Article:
We're standing on the shoulders of giants in the Rule Maker Portfolio. That's how we can see the sun when it's raining, because we've got good seats. 

Tom Gardner got us started in 1998 with a simple idea: Investors should look to purchase shares of familiar, high-quality companies, and plan to hold for the long term provided the business executes. This doesn't mean the company won't have problems. It will. But unless our ship hits an iceberg, we'll hold on.

What works about Tom's approach is its simplicity. Anyone can make investing complicated, but reducing it to circles, straight lines, and squares -- figures all of us can draw -- is hard work.

The obstacle this basic thinking gets us over -- and it's a train wreck for many beginning investors -- is that we can't expect junk to blossom. We have to buy shares of great companies to profit over the long run in the stock market. What this approach eliminates is penny stocks, turnaround plays, many emerging technologies, active trading, and other pitfalls that snare too many investors, young and old.

This doesn't mean you can't make money using one of the above strategies. Some folks can, and that's great. If that's the horse you want to ride, hop on. Our stock market is a robust, liquid, efficient organism because we've got abundance in the ecosystem. We don't talk a lot about options, futures, and swaps at The Motley Fool, but these techniques and practices add depth and efficiency to the market overall, and benefit many businesses.

Swaps, for example, enable banks to hedge against interest rate risk, and this practice is vital to financial fitness. Futures contracts allow airline companies to lock in fuel prices in a rising-rate environment. With jet fuel accounting for roughly 15% of the cost structure of a company like Southwest Airlines (NYSE: LUV), hedging is big medicine. It's all to the good.

But Tom's strategy steers us away from rocky shorelines on a maiden voyage, at least it did me, and derivatives, fast trading, and complex strategies don't work too well for the average investor.

In line behind Tom is Philip Fisher, author of Common Stocks and Uncommon Profits, who taught us about the importance of solid management. He also told us what to look for, such as a management team that's frank with investors when bad things happen. He taught us about the importance of sales, marketing, and R&D, and how managers in these divisions must work together in order for R&D to focus on products consumers want and sales people can actually sell.

Warren Buffett and Charlie Munger, chairman and vice chairman of Berkshire Hathaway (NYSE: BRK.A), combined to teach us about the importance of buying great companies at good prices. We were a little late to class for the good prices part of the lesson, but we hear it now. The Rule Maker managers will be mindful of the prices we pay for companies going forward, and will look to purchase shares of companies that could justifiably double in five years, as we did recently with Johnson & Johnson (NYSE: JNJ). We'll even consider selling some shares of a company we regard as painfully overpriced. Cisco (Nasdaq: CSCO) at $77 last year would have been a good candidate.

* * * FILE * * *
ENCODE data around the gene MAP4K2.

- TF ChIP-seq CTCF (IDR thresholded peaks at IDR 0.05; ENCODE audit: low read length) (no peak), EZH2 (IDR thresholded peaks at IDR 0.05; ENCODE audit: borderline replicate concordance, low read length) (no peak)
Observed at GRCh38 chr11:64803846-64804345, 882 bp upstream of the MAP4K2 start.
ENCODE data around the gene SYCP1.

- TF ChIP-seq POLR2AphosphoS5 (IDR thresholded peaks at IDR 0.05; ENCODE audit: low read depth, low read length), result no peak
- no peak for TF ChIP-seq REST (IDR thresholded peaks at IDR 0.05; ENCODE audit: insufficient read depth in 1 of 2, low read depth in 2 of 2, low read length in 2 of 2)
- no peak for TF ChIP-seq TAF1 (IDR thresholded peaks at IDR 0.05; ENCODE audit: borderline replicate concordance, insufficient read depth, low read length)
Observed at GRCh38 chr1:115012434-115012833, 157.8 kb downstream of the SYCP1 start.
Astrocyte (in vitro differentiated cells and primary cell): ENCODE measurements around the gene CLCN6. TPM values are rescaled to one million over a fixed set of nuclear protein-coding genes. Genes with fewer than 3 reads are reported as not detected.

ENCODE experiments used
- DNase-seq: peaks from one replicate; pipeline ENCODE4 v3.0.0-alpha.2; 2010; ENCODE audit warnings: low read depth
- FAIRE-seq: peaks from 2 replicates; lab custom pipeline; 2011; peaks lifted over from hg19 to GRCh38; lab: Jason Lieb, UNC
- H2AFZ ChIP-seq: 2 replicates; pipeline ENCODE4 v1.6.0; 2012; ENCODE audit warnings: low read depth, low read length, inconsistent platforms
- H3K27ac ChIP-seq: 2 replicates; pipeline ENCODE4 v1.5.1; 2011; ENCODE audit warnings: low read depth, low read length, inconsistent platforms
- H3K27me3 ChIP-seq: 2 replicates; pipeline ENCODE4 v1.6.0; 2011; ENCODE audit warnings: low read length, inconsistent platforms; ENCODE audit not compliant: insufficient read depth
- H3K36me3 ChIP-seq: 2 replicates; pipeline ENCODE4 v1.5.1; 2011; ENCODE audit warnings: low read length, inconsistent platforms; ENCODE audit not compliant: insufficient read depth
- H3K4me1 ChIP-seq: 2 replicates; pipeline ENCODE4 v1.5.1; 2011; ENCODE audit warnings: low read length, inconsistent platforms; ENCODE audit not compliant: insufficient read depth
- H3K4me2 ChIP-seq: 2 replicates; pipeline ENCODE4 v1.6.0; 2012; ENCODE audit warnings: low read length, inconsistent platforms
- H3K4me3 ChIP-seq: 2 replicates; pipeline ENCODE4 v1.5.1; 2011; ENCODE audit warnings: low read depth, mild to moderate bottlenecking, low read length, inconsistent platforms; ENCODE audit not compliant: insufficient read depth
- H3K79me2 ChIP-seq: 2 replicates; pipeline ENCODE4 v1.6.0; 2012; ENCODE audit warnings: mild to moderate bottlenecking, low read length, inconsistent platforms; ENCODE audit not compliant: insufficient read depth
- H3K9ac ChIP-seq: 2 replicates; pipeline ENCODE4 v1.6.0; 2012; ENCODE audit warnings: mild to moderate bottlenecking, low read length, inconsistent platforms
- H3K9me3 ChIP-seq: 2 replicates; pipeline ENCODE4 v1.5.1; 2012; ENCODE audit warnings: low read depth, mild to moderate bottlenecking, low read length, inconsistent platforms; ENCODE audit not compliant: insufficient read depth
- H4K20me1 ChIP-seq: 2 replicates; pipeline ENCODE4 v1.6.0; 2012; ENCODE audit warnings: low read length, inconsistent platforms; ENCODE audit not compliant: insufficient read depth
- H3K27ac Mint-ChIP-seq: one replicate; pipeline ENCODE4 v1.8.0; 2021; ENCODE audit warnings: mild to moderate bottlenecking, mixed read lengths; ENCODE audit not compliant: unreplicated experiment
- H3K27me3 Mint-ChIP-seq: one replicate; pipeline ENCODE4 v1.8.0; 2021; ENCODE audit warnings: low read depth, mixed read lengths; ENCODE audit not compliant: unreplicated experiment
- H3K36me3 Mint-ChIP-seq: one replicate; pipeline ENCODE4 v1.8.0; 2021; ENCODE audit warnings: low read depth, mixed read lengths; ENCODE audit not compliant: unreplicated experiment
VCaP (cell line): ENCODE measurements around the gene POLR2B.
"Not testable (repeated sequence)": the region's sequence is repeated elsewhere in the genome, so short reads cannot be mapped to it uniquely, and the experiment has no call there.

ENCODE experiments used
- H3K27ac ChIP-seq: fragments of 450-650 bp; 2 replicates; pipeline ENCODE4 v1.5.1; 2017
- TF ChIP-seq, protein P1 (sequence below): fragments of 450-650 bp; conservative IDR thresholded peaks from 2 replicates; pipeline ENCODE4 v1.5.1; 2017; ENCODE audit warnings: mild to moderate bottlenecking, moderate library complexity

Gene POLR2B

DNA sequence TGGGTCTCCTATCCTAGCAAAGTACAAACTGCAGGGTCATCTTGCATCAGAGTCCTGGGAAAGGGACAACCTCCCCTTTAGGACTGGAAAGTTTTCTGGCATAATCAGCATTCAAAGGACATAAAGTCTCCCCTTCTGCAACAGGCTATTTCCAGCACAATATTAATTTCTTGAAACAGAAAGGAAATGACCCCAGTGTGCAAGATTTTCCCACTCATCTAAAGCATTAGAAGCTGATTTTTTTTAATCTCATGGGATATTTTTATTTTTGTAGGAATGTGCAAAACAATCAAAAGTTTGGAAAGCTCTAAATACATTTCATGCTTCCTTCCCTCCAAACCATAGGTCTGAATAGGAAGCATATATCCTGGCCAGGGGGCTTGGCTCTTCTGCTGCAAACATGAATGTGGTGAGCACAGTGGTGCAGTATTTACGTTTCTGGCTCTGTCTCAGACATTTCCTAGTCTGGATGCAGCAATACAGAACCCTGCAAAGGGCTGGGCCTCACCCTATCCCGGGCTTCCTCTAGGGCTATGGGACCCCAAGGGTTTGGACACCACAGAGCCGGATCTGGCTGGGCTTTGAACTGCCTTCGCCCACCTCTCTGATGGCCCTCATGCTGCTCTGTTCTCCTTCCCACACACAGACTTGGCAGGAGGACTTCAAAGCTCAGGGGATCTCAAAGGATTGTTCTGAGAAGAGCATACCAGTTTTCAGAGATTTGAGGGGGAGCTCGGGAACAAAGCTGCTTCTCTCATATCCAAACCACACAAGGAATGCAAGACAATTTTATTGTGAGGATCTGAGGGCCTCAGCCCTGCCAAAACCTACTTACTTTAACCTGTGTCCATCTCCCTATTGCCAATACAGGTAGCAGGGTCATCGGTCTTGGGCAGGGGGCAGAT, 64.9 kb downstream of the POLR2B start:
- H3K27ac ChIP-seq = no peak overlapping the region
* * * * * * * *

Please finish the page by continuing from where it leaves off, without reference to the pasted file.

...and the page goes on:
Perhaps the most telling lesson from Buffett is that he puts his lessons into words every year in Berkshire's annual report. This is the model of corporate stewardship all managers should emulate. Hit this mark and you're in the bulls-eye. Buffett said the annual report should read like an open chat with a curious relative. Managers, you've got the podium, tell us about your business. This is what makes Buffett more than a capitalist.

Vanguard Group founder John Bogle sparked the index fund flame, and there is no light that shines brighter in the investing wilderness. We know of no other vehicle accessible to all investors that can match the performance of a diversified index fund, provided it's given time to work.

It's important to remember we've got no guarantee future stock returns will look anything like the 11% average annual climb we've seen over the last 80 years. No sir. We've got a track record of historical returns that -- combined with a strong economy, healthy business practices, transparent accounting rules, and an active Securities and Exchange Commission -- gives us good legs to stand on even in uncertain times.  

We regard diversified index funds as the staple of an investor's long-term portfolio. The Rule Maker strategy relates to this in that we see it as a starting point for investors interested in studying businesses and who want to try their hands at picking stocks. We view index funds as the basic sauce, with a Rule Maker company or two, or a few, sprinkled in for flavor.

There are others we could thank for our strategy, but I'll end with Benjamin Franklin, whose messages about hard work, common sense, and thrift influences the way I think about investing. His story about the farmer who gives land to his son echoes the approach to investing we take in the Rule Maker: We look to build wealth slowly.

"My son, I give thee now a valuable parcel of land; I assure you I have found a considerable quantity of gold by digging there. Thee mayest do the same: but thee must carefully observe this, never dig more than a plough deep." 

Have a great day.

Richard McCaffery doesn't own shares of any of the companies mentioned in this article. You can see what he does own and criticize his background by viewing his profile. The Motley Fool is investors writing for investors.